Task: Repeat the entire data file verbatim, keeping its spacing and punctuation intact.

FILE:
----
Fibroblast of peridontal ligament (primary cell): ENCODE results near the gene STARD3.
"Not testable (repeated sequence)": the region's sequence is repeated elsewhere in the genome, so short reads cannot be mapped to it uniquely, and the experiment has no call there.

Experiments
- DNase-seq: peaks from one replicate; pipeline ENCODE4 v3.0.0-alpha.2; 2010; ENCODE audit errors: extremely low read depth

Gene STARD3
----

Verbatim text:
Fibroblast of peridontal ligament (primary cell): ENCODE results near the gene STARD3.
"Not testable (repeated sequence)": the region's sequence is repeated elsewhere in the genome, so short reads cannot be mapped to it uniquely, and the experiment has no call there.

Experiments
- DNase-seq: peaks from one replicate; pipeline ENCODE4 v3.0.0-alpha.2; 2010; ENCODE audit errors: extremely low read depth

Gene STARD3